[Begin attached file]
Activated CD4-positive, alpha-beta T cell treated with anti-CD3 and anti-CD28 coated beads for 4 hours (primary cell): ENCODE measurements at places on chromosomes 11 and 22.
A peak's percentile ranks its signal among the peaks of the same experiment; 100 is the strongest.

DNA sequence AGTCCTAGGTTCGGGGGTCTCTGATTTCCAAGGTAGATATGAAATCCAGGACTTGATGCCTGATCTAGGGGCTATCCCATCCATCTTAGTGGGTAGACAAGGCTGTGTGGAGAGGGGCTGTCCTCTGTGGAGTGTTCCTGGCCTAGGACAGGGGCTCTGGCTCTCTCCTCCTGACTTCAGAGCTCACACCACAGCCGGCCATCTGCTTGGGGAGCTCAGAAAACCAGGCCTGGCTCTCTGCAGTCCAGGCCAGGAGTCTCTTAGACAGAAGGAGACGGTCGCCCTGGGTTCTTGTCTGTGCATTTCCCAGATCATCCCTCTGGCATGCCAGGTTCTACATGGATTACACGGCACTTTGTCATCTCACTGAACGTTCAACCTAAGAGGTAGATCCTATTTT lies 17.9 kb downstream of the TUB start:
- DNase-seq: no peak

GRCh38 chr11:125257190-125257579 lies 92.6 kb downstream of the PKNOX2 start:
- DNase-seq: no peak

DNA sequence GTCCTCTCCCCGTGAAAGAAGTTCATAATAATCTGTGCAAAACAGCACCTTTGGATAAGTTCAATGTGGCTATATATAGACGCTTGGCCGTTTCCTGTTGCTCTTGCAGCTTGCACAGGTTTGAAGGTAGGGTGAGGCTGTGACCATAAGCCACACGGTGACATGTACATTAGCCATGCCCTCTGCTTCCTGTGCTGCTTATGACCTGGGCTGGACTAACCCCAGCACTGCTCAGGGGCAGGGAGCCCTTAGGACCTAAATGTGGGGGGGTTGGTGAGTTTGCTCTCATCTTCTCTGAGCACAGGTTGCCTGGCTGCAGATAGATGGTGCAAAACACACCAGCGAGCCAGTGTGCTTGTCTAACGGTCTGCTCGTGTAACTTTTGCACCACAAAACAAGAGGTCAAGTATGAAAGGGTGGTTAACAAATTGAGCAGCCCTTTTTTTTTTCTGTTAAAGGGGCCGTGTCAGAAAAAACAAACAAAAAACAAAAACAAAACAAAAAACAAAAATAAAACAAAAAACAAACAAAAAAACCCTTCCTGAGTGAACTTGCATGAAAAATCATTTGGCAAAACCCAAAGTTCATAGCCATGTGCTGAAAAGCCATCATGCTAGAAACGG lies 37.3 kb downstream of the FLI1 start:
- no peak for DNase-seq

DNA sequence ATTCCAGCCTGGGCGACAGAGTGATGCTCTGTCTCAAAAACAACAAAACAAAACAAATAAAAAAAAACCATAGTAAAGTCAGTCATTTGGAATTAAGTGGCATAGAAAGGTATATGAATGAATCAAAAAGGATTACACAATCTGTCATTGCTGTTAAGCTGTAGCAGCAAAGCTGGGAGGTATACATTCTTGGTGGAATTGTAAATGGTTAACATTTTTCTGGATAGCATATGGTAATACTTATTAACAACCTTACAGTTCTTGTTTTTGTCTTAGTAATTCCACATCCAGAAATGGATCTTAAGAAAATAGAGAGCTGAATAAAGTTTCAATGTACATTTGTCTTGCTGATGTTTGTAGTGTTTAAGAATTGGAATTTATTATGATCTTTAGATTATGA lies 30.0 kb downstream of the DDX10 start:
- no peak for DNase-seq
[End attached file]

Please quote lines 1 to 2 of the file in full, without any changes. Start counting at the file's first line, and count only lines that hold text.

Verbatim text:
Activated CD4-positive, alpha-beta T cell treated with anti-CD3 and anti-CD28 coated beads for 4 hours (primary cell): ENCODE measurements at places on chromosomes 11 and 22.
A peak's percentile ranks its signal among the peaks of the same experiment; 100 is the strongest.